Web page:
Australian Interactive Marketing believe Marriott’s Alexa for Hospitality rollout could be missing a trick.
Outsourced sales and marketing specialists Australian Interactive Marketing are concerned that Marriott’s latest effort to personalise and enhance the consumer experience in their hotels, while fun and interactive, could eventually harm loyalty to their brand.
Australian Interactive Marketing have long felt that the hotel and aviation industries have become increasingly impersonal, largely due to the popularity and convenience of online check-in. The problem with this improvement, however, is that it has decreased the amount of human interaction with brands in these industries at various consumer touch-points.
The American hospitality giants, who manage and franchise a broad portfolio of hotels, are one of the first to offer ‘Alexa for Hospitality’ – a new interactive experience offered by Amazon’s two-way smart speaker, the Echo. Guests will be able to ask Alexa for hotel information, contact the hotel to request guest services, and play music in their room.
Australian Interactive Marketing are conscious of positioning themselves as anti-tech, as they believe this is far from the truth, but would like to see brands adopt it in a responsible manner that truly enhances the consumer experience. Amazon state that Alexa for Hospitality is ‘built to work with existing hotel technologies, reducing or eliminating the need to retrofit or upgrade existing investments’. It is Australian Interactive Marketing’s hope that people aren’t classified as the potentially surplus ‘existing investments’ in that statement.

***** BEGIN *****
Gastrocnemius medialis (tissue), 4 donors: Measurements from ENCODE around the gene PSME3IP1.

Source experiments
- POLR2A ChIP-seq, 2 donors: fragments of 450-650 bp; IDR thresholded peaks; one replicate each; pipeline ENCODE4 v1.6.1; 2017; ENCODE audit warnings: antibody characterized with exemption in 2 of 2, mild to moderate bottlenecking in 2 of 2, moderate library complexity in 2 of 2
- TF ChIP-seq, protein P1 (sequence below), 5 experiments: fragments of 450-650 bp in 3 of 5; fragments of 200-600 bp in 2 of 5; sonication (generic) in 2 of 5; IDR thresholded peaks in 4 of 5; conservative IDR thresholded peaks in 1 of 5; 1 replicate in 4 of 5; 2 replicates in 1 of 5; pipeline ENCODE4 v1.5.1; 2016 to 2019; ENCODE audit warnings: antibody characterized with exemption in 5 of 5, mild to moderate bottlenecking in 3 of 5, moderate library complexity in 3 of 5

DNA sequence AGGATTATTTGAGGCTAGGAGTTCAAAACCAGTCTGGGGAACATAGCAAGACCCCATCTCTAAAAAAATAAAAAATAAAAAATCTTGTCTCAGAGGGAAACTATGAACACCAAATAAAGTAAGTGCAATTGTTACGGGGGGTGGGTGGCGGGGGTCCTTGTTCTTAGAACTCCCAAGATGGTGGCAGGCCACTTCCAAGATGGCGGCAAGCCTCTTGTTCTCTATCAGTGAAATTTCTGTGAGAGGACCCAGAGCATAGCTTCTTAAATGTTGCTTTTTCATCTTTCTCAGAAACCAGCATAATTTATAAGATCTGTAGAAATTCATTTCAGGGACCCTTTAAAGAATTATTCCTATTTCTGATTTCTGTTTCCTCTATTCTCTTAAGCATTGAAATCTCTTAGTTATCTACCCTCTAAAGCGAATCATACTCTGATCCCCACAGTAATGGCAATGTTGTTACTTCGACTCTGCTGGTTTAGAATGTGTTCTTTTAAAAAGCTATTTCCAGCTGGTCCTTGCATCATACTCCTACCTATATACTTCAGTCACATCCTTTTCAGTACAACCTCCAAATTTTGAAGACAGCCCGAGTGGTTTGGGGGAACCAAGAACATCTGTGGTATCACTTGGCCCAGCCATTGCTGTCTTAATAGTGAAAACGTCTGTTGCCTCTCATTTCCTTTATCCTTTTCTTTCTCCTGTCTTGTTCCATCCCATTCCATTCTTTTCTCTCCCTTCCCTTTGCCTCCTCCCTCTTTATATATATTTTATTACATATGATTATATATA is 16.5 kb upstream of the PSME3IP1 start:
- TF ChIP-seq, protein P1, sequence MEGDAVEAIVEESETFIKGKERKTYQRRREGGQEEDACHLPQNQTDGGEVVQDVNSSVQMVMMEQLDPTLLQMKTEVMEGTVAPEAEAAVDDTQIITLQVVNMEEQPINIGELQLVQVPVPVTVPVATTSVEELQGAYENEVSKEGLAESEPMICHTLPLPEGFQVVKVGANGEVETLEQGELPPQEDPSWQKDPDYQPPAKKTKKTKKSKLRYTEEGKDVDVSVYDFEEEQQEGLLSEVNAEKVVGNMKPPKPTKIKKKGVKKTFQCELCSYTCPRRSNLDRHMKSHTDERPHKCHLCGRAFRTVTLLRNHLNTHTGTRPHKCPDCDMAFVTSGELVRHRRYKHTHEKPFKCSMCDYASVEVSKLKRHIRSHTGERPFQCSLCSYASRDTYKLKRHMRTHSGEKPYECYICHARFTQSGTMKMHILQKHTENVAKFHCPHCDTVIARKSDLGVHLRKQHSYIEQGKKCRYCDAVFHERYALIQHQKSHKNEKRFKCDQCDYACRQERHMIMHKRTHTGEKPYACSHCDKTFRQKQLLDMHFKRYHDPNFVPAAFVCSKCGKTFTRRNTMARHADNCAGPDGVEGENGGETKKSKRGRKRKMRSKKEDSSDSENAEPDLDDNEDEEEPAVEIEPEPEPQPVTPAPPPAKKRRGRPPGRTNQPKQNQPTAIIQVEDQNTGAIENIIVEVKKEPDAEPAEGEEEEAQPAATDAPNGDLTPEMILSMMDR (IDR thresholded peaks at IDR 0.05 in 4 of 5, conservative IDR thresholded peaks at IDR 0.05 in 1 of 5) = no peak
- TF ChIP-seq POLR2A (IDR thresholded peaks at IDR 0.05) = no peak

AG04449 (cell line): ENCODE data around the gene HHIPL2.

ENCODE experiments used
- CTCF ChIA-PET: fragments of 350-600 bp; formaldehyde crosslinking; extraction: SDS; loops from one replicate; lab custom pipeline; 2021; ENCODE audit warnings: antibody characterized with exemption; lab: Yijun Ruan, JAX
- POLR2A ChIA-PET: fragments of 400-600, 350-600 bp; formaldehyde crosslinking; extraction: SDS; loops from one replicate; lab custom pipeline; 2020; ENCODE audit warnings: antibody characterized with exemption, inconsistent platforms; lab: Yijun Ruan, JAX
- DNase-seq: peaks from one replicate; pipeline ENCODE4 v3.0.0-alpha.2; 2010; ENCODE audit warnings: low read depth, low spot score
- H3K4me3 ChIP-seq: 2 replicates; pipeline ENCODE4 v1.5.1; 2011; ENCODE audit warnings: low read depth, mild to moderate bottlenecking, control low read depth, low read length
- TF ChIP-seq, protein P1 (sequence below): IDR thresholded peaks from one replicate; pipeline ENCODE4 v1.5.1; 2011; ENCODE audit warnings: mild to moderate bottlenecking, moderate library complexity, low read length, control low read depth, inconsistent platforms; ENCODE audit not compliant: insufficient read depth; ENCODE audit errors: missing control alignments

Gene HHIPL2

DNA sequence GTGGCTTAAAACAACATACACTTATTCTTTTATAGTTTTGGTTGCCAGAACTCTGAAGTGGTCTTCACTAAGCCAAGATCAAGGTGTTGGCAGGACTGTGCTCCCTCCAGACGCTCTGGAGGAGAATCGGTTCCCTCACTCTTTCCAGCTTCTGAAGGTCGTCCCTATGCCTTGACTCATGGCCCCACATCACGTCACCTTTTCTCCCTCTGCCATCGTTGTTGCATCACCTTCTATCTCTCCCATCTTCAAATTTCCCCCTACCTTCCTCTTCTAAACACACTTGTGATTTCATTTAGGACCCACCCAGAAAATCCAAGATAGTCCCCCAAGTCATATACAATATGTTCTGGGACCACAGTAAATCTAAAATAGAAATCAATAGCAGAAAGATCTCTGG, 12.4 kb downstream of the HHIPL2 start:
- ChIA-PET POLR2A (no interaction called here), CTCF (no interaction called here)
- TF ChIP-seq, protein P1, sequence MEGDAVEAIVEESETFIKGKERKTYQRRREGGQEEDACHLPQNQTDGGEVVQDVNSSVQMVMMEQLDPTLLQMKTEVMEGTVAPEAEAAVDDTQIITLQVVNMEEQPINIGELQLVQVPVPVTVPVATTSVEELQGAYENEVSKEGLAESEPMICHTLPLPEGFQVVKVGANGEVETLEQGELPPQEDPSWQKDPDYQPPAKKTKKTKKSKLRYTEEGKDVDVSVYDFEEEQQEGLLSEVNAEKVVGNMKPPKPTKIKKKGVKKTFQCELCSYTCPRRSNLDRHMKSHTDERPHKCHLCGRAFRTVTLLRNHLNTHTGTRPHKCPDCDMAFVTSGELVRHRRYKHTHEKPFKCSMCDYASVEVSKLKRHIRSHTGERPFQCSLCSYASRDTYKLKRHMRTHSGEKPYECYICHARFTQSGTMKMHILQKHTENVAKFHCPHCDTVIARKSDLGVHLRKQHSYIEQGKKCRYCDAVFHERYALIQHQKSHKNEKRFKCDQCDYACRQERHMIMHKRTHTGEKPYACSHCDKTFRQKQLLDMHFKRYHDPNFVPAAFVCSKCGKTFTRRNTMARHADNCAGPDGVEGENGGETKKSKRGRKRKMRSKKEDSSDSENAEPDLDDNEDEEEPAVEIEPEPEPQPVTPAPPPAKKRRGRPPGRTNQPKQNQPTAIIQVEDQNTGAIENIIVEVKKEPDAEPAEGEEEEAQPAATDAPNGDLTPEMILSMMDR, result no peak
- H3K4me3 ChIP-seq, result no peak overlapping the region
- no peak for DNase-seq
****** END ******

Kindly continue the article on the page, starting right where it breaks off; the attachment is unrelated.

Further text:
Lawrence Randall, Managing Director of Australian Interactive Marketing is a devout believer that nothing can beat engaging in-person with a customer to fully understand their queries. He claims to understand today’s role of technology, but feels there’s too much focus on it as a sole strategy – rather than using it as a supplement to foster increased engagement.
“I love how emerging AI tech is making our lives easier, but from Marriott’s perspective I think they’re missing a trick with this tech,” stated Randall, who eludes to the gimmicky-nature of existing in-room technologies. “Amazon’s Alexa is great – but what if she could do more? Is she suitable for hotels? I wouldn’t be interested in using Alexa to listen to music in my hotel room, but what if it could be used to collate anonymous feedback on the guest experience, or something as beneficial?” the MD continued.
While it’s comforting that recordings of Alexa commands are deleted daily, and hotels are not given access to voice recordings of Alexa interactions there still remains a question over privacy, according to Australian Interactive Marketing. Amazon claims that users will also be able to temporarily link their own Amazon account with Echos that are running Alexa for Hospitality in the distant future, which could also spell trouble for privacy.